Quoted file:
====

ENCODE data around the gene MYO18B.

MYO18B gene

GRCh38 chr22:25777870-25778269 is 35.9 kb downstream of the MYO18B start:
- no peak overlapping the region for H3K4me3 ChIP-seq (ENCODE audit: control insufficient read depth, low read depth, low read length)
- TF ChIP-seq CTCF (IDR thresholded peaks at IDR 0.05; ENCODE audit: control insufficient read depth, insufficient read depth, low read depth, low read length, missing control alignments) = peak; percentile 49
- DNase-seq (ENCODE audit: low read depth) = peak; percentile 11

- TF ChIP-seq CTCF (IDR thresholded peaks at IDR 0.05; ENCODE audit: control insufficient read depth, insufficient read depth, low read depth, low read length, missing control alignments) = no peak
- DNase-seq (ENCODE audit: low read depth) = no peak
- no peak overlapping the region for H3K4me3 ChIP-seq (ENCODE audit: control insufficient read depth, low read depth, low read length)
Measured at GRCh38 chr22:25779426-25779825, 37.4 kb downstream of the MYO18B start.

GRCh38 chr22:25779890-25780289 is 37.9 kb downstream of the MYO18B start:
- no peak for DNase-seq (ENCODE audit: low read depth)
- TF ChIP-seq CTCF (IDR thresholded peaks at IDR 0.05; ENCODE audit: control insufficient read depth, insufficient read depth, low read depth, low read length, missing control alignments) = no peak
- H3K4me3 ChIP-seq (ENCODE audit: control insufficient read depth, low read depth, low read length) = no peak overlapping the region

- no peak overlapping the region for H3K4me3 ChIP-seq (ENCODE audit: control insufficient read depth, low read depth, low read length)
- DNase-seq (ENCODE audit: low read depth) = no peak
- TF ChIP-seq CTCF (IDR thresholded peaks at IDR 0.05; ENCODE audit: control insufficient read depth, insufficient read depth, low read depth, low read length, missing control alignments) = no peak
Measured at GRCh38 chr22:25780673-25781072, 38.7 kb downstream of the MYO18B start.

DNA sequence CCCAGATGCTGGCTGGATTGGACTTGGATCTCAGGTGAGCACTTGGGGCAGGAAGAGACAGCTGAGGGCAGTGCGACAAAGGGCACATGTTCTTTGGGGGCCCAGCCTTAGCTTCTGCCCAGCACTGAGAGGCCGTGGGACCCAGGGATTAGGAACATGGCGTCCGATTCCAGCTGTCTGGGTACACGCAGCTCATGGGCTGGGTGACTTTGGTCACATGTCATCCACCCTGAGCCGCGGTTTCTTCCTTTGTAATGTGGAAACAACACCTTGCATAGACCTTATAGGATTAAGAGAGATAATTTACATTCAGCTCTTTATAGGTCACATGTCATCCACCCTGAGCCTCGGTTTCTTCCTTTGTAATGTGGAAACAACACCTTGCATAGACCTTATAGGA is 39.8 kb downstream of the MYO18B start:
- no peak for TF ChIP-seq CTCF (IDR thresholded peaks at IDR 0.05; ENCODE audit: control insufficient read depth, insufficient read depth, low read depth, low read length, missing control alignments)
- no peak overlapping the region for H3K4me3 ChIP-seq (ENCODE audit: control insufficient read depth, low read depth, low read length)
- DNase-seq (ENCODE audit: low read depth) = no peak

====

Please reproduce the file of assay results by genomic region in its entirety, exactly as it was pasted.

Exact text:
ENCODE data around the gene MYO18B.

MYO18B gene

GRCh38 chr22:25777870-25778269 is 35.9 kb downstream of the MYO18B start:
- no peak overlapping the region for H3K4me3 ChIP-seq (ENCODE audit: control insufficient read depth, low read depth, low read length)
- TF ChIP-seq CTCF (IDR thresholded peaks at IDR 0.05; ENCODE audit: control insufficient read depth, insufficient read depth, low read depth, low read length, missing control alignments) = peak; percentile 49
- DNase-seq (ENCODE audit: low read depth) = peak; percentile 11

- TF ChIP-seq CTCF (IDR thresholded peaks at IDR 0.05; ENCODE audit: control insufficient read depth, insufficient read depth, low read depth, low read length, missing control alignments) = no peak
- DNase-seq (ENCODE audit: low read depth) = no peak
- no peak overlapping the region for H3K4me3 ChIP-seq (ENCODE audit: control insufficient read depth, low read depth, low read length)
Measured at GRCh38 chr22:25779426-25779825, 37.4 kb downstream of the MYO18B start.

GRCh38 chr22:25779890-25780289 is 37.9 kb downstream of the MYO18B start:
- no peak for DNase-seq (ENCODE audit: low read depth)
- TF ChIP-seq CTCF (IDR thresholded peaks at IDR 0.05; ENCODE audit: control insufficient read depth, insufficient read depth, low read depth, low read length, missing control alignments) = no peak
- H3K4me3 ChIP-seq (ENCODE audit: control insufficient read depth, low read depth, low read length) = no peak overlapping the region

- no peak overlapping the region for H3K4me3 ChIP-seq (ENCODE audit: control insufficient read depth, low read depth, low read length)
- DNase-seq (ENCODE audit: low read depth) = no peak
- TF ChIP-seq CTCF (IDR thresholded peaks at IDR 0.05; ENCODE audit: control insufficient read depth, insufficient read depth, low read depth, low read length, missing control alignments) = no peak
Measured at GRCh38 chr22:25780673-25781072, 38.7 kb downstream of the MYO18B start.

DNA sequence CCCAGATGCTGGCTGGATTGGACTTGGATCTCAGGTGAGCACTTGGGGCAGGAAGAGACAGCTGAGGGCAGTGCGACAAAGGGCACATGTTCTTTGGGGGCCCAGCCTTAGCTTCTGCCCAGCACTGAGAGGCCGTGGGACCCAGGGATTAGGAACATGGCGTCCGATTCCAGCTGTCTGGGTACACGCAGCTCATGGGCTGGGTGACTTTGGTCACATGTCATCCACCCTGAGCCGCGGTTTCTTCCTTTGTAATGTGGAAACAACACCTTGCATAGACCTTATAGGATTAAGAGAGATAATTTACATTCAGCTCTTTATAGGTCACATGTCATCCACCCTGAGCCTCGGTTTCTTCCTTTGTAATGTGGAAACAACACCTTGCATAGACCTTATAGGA is 39.8 kb downstream of the MYO18B start:
- no peak for TF ChIP-seq CTCF (IDR thresholded peaks at IDR 0.05; ENCODE audit: control insufficient read depth, insufficient read depth, low read depth, low read length, missing control alignments)
- no peak overlapping the region for H3K4me3 ChIP-seq (ENCODE audit: control insufficient read depth, low read depth, low read length)
- DNase-seq (ENCODE audit: low read depth) = no peak